The Stars are among the deepest teams in the NHL, icing a roster with a perfect blend of youth and experience. Dallas was also a top-10 squad in expected goals for and against per 60 minutes during the regular season, and it feels more equipped than ever to go on a championship run. But the Stars must knock off the titleholders if they want to become the new Western Conference powerhouse.

5. Vancouver Canucks-Nashville Predators

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This series might be the biggest mystery box of the first round. We may look back in two weeks (or less) thinking this matchup was the most exciting one.

Many of the questions surround the Canucks since no one seems to agree if they're legitimate contenders or not. The answer to that question through the season's first few months was yes, but their 17-12-4 record since the All-Star break puts them in the middle of the pack. Vancouver still finished atop the Pacific Division but had battled for first in the league earlier in the winter.

The Predators rank third in the NHL in points percentage (.726) with a 21-7-3 record since early February. While Roman Josi and Filip Forsberg were machines during that run, the Canucks have more star power at their disposal with J.T. Miller, Brock Boeser, Elias Pettersson, and Quinn Hughes.

Nashville is the more battle-tested team in playoff experience in recent years, but will that matter if a now-healthy Thatcher Demko continues playing at a Vezina-caliber level for Vancouver? Discounting Juuse Saros wouldn't be wise, either. Though he hasn't dominated consistently, he was strong down the stretch to help the Preds get here.

Is it too late for Predators GM Barry Trotz to buy tickets to The Sphere in Las Vegas again and promptly cancel the trip? Hey, it resulted in a 16-0-2 run for Nashville the last time he did it.

6. Edmonton Oilers-Los Angeles Kings

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We'd be justified in moving this one up a few spots due to the mere presence of Connor McDavid and Leon Draisaitl and the fact that they go Super Saiyan mode in the playoffs, but we've seen this movie before.

Like, is there anything else on?

This is the third straight spring that Edmonton and Los Angeles have met in the opening round. The Oilers won the first two meetings, and beating the Kings to start the playoffs could become a tradition for Edmonton by this point. Unless L.A. has somehow found a way to slow down the best player in the league and his homies, we'd put our money on the Oilers winning again.

Edmonton should also be highly motivated. In eight seasons of McDavid doing McDavid things, the Oilers have made the conference finals only once. Last spring, the club lost to the eventual Stanley Cup champs in the second round, and Draisaitl dubbed Edmonton's year as a "failure or a wasted season, almost" as a result. The club's mantra heading into 2023-24 was essentially "Cup or bust," and we wouldn't want to get in front of that train.

What does L.A.'s offseason look like if it loses to the same team again? Does GM Rob Blake spend his entire summer crafting the squad into bloodthirsty, Oilers-killing machines? Well, the Kings won't have to worry about that if they finally get over their Edmonton-shaped hump.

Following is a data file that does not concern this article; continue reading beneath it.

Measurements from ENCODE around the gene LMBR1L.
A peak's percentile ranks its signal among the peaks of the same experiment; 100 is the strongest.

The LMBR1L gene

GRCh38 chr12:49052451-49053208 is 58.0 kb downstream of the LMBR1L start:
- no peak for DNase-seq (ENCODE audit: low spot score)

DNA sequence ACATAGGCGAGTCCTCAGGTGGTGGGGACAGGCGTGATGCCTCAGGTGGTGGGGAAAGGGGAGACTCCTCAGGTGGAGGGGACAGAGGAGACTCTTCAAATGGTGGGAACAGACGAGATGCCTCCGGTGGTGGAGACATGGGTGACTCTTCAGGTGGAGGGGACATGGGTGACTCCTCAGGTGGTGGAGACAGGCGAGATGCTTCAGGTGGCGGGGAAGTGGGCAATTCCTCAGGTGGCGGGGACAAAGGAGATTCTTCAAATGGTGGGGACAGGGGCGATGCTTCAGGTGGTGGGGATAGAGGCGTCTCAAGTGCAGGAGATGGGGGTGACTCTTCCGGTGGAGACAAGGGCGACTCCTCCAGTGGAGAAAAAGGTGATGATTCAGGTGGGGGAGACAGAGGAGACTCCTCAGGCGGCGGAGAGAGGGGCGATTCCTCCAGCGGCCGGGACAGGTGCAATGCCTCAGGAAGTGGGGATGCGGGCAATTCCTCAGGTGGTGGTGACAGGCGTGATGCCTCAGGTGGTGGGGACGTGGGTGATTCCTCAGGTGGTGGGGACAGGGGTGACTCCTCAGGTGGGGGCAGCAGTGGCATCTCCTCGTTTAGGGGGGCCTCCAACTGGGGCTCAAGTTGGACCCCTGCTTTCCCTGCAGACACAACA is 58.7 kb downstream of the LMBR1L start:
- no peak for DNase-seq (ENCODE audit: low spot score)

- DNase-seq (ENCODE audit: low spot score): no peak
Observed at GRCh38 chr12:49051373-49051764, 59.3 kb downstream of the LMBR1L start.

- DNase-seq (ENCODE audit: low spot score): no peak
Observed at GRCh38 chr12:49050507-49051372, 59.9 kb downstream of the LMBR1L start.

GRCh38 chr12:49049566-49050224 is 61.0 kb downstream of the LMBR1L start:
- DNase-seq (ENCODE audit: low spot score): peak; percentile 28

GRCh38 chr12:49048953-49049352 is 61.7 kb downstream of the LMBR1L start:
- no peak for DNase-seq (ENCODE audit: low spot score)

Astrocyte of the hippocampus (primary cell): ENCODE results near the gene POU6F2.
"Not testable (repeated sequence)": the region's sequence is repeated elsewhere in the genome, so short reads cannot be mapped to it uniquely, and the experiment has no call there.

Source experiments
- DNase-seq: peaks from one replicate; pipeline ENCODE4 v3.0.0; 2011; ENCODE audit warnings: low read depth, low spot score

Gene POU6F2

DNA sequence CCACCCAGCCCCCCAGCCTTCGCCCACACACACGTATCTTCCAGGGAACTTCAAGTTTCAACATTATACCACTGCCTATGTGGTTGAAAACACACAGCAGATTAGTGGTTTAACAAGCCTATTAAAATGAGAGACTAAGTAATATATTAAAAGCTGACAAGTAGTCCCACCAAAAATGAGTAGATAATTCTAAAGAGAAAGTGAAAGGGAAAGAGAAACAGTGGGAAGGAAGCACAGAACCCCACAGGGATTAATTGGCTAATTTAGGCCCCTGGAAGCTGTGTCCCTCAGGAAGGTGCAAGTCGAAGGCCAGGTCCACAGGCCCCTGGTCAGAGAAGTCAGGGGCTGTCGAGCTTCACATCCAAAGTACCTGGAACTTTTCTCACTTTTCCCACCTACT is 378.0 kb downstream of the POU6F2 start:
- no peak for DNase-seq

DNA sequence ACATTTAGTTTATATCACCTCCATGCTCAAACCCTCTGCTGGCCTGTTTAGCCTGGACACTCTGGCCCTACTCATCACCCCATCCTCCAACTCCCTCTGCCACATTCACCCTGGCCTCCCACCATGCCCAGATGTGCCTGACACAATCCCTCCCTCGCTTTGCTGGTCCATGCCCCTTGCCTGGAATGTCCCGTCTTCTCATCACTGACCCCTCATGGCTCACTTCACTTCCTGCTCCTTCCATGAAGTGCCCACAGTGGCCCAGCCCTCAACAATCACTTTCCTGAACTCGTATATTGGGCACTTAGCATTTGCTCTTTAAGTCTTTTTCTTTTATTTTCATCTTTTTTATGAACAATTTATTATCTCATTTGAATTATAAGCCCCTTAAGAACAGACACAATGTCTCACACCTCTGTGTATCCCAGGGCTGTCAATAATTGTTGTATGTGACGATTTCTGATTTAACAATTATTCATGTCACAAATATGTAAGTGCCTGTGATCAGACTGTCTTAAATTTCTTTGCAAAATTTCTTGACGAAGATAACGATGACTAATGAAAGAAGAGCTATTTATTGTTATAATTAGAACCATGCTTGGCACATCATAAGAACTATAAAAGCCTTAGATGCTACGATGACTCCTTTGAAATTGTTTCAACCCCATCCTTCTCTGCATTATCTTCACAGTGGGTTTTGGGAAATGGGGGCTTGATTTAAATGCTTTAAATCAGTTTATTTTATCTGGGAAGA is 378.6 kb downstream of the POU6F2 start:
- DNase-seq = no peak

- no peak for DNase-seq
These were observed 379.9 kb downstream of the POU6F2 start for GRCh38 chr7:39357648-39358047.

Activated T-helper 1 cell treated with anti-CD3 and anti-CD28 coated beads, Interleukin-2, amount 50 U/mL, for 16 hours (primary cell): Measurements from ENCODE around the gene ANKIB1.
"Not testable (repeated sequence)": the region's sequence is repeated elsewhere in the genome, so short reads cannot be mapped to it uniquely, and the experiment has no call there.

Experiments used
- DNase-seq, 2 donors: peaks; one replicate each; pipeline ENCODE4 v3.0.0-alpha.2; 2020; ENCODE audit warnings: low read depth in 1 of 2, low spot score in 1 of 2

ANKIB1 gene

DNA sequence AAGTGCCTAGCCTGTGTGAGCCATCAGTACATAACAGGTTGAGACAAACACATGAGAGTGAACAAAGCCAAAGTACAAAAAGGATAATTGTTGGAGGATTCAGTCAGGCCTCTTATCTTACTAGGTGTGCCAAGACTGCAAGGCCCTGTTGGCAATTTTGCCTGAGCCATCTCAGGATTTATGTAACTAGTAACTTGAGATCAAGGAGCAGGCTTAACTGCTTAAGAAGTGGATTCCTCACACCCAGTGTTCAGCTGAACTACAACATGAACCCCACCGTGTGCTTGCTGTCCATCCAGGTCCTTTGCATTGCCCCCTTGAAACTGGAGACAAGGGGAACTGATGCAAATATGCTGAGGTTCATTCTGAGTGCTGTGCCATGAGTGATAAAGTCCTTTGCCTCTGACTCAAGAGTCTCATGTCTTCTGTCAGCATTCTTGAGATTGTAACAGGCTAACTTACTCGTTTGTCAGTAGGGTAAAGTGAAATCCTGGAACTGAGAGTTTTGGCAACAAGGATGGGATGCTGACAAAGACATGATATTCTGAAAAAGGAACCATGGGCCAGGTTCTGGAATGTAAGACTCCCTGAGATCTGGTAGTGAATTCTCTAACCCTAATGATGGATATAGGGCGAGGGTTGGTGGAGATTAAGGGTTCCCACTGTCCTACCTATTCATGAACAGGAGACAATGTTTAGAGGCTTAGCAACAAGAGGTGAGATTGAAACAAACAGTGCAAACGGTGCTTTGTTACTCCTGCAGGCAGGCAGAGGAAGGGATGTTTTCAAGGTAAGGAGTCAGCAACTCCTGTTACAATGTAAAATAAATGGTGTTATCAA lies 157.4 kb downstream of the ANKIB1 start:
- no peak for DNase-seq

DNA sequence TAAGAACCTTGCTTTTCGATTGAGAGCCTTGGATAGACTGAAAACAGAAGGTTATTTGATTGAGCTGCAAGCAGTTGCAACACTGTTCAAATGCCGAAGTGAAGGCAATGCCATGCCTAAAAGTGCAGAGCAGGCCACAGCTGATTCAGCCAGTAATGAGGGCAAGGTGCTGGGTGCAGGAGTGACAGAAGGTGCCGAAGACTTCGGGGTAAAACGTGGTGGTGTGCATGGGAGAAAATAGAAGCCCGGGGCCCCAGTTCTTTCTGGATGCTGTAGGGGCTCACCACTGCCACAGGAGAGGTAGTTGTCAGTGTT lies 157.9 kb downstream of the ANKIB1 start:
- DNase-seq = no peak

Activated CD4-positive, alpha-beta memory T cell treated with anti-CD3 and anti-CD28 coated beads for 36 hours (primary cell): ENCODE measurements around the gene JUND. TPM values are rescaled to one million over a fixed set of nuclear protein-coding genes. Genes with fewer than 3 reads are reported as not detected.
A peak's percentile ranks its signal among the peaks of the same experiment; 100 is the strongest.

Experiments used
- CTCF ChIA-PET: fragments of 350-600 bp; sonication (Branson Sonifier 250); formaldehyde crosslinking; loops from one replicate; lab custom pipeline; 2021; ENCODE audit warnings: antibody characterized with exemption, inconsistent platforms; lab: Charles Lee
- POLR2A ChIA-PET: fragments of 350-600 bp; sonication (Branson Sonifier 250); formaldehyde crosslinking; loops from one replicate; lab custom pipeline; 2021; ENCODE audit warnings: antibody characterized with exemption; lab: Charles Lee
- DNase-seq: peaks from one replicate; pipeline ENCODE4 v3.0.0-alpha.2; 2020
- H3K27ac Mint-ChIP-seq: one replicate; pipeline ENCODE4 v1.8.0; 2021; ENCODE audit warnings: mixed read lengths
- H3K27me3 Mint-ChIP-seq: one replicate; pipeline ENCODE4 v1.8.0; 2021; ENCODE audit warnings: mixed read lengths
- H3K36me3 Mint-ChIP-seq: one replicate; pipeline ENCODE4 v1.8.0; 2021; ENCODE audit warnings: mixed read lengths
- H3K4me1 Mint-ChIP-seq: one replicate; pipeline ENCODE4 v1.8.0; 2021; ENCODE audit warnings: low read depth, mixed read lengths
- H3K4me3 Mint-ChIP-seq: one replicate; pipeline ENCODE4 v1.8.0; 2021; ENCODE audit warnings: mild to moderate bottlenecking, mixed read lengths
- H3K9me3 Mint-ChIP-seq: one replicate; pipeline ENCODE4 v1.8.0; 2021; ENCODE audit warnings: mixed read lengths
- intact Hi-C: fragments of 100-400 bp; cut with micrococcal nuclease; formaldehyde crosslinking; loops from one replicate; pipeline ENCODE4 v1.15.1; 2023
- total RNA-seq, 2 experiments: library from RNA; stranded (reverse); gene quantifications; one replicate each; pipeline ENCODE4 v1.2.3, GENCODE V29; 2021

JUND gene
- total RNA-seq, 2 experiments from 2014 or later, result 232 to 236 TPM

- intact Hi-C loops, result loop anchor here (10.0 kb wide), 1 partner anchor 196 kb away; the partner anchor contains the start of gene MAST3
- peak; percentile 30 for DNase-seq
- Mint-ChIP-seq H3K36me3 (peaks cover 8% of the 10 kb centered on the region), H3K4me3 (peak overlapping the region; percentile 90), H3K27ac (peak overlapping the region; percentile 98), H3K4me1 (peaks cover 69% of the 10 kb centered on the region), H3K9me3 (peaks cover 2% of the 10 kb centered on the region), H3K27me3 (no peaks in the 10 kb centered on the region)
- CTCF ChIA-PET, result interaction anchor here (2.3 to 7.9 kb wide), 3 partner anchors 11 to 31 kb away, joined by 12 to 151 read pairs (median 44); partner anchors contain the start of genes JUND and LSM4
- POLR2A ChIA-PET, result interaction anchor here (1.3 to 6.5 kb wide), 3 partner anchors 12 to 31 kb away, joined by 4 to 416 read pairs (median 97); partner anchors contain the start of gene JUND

7. New York Rangers-Washington Capitals

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This one has some potential to get spicy, but our hopes aren't high. When has the second wild-card team in the Eastern Conference ever upset the Presidents' Trophy winners in a first-round meeting?

Oh, right. Just last year, actually.

Still, it's a tough thing to do, and we aren't confident in the Capitals' ability to pull it off, so we've put this series in the basement. For one, Washington rocked a minus-37 goal differential in the regular season - the worst mark by a playoff team since 1990-91. Led by overlooked Hart Trophy candidate Artemi Panarin, the Rangers ranked seventh in the league with 3.39 goals per game.

That isn't the most favorable matchup for the underdogs. And even if goalie Charlie Lindgren can stave off New York's attack, he'll still have to outduel Igor Shesterkin, who can enter Vezina Trophy mode at any moment.

And Shesterkin might not have the toughest workload. The Capitals' 2.63 goals per game was the fifth lowest in the NHL this season. Washington also ranked 30th in shots per game (26.5).

We can never discount the Alex Ovechkin factor, but the 38-year-old sniper might not be able to will his team through this one.

8. Carolina Hurricanes-New York Islanders

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Unless you're a fan of squads that roster a Sebastian Aho, it's tough to find much excitement in the second straight running of Hurricanes-Islanders in Round 1. Last year's series didn't provide many fireworks, and this one is heavily lopsided in Carolina's favor again.

The Canes have been white-hot since the trade deadline and appear more motivated than ever to finally get over the hump and reach the Stanley Cup Final. Carolina is far better than the Isles at five-on-five and special teams, and it has more talent on forward and defense. There's a reason the Hurricanes are the odds-on favorite to win it all.

The Islanders have been a considerably better team under head coach Patrick Roy - who might be this series' best hope at quality entertainment - but this is a huge mismatch in his first playoff series at the helm on Long Island. It'll be on Roy to motivate his troops to make this a close battle and prove our rankings wrong.